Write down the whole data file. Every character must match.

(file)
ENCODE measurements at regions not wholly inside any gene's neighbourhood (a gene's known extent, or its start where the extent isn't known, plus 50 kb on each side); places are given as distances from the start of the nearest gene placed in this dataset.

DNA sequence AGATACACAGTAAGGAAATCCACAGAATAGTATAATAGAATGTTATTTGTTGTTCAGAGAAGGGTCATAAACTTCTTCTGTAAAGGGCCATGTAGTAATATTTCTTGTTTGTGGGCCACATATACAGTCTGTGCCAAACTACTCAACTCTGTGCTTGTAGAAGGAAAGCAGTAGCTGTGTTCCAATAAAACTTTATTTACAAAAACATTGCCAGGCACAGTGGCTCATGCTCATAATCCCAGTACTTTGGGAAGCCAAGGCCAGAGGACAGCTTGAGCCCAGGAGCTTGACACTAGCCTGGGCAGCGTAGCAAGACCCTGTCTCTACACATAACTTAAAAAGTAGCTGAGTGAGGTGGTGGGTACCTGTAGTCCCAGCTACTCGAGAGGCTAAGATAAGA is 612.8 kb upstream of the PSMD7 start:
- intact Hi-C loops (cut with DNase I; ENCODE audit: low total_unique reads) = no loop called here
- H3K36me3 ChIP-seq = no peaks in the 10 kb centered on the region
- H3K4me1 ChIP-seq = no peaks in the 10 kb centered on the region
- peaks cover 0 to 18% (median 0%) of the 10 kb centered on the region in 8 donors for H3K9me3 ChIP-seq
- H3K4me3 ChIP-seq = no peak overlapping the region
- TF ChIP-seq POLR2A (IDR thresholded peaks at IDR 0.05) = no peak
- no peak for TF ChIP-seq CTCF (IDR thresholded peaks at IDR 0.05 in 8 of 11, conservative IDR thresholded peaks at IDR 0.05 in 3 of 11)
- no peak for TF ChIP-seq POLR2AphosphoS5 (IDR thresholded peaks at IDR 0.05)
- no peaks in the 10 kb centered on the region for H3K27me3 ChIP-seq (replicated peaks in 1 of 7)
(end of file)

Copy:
ENCODE measurements at regions not wholly inside any gene's neighbourhood (a gene's known extent, or its start where the extent isn't known, plus 50 kb on each side); places are given as distances from the start of the nearest gene placed in this dataset.

DNA sequence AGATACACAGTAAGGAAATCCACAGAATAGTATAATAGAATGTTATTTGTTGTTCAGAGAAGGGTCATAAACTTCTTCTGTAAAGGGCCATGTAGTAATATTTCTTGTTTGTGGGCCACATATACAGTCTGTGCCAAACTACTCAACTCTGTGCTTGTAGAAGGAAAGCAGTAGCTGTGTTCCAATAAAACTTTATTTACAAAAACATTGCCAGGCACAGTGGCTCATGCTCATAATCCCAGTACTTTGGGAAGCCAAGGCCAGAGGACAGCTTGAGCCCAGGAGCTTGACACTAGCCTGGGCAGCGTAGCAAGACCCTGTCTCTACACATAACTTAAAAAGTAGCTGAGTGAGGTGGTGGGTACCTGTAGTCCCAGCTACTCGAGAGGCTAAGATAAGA is 612.8 kb upstream of the PSMD7 start:
- intact Hi-C loops (cut with DNase I; ENCODE audit: low total_unique reads) = no loop called here
- H3K36me3 ChIP-seq = no peaks in the 10 kb centered on the region
- H3K4me1 ChIP-seq = no peaks in the 10 kb centered on the region
- peaks cover 0 to 18% (median 0%) of the 10 kb centered on the region in 8 donors for H3K9me3 ChIP-seq
- H3K4me3 ChIP-seq = no peak overlapping the region
- TF ChIP-seq POLR2A (IDR thresholded peaks at IDR 0.05) = no peak
- no peak for TF ChIP-seq CTCF (IDR thresholded peaks at IDR 0.05 in 8 of 11, conservative IDR thresholded peaks at IDR 0.05 in 3 of 11)
- no peak for TF ChIP-seq POLR2AphosphoS5 (IDR thresholded peaks at IDR 0.05)
- no peaks in the 10 kb centered on the region for H3K27me3 ChIP-seq (replicated peaks in 1 of 7)